This post is going to be relatively short but packed with actionable insights you can apply to your eBay titles today. As you read this article, I want you to open up your eBay seller hub and simultaneously update your worst performing listings according to my recommendations. Once you finish doing this with one or multiple listings, I want you to wait 3-5 days, or as soon as you start seeing results, and then post a comment below with your old title, new title and what changes in traffic or sales you witnessed (feel free to add a print screen of the listing itself or the metrics). This will be super helpful for me and other fellow sellers to know what worked for you, and by following the comments thread, you can get insights from other sellers as well.
9 easy things you can do today to optimize eBay listing titles
Include item specifics in all eBay listing titles
I am going to begin this list with one of the most fundamental aspects of an eBay listing title and that is the importance of including item specifics. As intuitive as it sounds, many sellers either don’t do this at all or only do this partially. The information you should include varies on an item-by-item basis and should include:
- Size (for clothing or shoes)
- Condition (not ‘new’ though, more on this in a bit)
- Model number
- Collection (mostly for designer goods, fashion and handbag categories)
This is the absolute basic information for Cassini, eBay’s search engine algorithm that decides which items to display for which search queries in order to index your item and match it with the most relevant searches. Adding item specifics has been conclusively proven to not only increase appearance in relevant searches but also to increase CTR and CR, or Conversion rates, such as more clicks on your listing, which translates into more sales.
In the following chart, you can see that according to the research conducted, item specifics in the 4-7 range, with 7 being the optimal number, convert 400% more than listing titles with item specifics in the 1-3 range.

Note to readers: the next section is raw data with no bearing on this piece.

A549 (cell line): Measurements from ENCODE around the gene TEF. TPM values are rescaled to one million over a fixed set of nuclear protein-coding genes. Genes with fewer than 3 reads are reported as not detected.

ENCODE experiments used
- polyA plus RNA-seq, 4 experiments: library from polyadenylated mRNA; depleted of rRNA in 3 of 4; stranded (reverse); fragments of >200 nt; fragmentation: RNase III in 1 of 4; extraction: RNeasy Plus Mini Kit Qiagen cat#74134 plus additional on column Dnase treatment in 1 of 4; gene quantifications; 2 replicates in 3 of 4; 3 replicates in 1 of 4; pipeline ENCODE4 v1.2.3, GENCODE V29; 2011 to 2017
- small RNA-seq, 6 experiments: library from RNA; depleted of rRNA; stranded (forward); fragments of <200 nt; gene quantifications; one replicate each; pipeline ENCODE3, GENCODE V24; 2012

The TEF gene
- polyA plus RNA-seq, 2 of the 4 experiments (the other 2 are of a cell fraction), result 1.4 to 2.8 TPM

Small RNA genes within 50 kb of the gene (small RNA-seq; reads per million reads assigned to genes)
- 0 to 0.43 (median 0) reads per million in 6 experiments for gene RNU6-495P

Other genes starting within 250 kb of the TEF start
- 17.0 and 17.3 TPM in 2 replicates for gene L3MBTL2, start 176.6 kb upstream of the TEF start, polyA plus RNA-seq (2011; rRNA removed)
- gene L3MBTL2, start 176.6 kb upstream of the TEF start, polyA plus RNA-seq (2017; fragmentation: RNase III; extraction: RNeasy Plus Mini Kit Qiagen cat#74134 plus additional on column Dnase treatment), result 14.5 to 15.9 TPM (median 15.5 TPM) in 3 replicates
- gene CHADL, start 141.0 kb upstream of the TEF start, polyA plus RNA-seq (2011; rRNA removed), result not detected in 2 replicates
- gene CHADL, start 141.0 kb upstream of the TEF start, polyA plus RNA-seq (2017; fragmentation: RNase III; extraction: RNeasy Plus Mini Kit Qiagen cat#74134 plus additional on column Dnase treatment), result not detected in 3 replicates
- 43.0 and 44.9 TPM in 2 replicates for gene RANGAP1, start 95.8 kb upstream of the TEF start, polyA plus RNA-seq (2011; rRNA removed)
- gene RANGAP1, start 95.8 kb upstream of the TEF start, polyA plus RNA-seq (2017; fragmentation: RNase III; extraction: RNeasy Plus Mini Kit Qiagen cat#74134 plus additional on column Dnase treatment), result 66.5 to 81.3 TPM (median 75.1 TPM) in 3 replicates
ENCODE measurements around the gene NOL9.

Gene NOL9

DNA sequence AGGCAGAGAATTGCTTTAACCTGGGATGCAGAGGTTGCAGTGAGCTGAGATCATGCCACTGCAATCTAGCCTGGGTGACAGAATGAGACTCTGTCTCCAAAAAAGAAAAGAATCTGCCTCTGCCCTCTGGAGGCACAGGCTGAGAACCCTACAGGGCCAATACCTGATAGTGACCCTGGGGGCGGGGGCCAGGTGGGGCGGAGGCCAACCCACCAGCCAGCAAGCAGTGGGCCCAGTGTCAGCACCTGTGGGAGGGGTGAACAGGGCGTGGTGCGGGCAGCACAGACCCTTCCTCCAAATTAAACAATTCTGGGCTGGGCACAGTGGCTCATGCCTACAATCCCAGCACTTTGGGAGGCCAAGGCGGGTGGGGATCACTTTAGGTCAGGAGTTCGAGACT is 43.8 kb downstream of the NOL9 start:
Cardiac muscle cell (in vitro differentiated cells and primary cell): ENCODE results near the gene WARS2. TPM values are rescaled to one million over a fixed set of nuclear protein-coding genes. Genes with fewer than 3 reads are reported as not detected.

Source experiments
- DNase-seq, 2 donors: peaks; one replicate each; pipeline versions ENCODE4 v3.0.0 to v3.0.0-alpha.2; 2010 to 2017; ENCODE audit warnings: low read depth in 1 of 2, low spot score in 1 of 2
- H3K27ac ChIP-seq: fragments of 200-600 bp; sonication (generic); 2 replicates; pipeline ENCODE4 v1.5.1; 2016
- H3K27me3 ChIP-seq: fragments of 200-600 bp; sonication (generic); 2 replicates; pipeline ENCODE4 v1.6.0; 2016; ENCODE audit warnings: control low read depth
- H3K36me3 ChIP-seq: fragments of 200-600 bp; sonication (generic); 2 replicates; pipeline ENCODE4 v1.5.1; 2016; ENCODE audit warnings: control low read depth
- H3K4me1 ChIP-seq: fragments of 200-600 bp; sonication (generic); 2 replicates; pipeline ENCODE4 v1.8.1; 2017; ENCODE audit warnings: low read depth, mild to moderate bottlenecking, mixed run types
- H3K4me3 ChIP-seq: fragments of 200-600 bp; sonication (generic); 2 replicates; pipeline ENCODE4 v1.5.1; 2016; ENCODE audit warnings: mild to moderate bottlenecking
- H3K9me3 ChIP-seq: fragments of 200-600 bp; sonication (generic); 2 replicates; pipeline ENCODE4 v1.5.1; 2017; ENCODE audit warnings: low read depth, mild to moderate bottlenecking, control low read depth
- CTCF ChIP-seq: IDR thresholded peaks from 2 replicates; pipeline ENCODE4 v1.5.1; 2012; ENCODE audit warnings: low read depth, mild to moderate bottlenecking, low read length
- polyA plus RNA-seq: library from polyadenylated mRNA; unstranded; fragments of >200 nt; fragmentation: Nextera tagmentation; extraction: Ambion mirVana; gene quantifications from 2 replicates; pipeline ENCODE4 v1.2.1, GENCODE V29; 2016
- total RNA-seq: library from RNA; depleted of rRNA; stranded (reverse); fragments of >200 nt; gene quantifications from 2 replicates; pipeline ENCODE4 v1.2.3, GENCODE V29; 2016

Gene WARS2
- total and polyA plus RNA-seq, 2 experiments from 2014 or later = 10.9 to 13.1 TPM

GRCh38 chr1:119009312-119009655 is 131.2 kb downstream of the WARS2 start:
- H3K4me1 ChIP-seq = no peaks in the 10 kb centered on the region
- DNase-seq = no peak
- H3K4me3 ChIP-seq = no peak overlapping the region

Source: Title Builder
#1 eBay title listing specifics – Now, log onto your eBay seller hub, choose your worst performing listing and add 4-7 item specifics in a way that is logical and readable. Remember, we are not only writing for algorithms but first and foremost for human beings!
Here is a good example of a ‘successful’ eBay listing title that includes the right amount of specifics:
Use keywords in eBay listing titles
As I mentioned above, using relevant keywords is super important. A strong connection has been made between using an increased number of relevant keywords and an increase in CTRs and conversions. Anywhere from 12-18 keywords is good, with the number 16 being optimal. Remember not to ‘keyword stuff’ meaning don’t ‘decorate’ your title with keywords, but rather only use them when they make logical and syntactic sense.
Source: Title Builder
#2 eBay title listing keywords – Now go back to that same listing and make sure the title has 16 keywords in it. Check out this eBay keyword tool if you are having trouble thinking of all 16 on your own or if you want to get a ‘second opinion’ on your keywords of choice.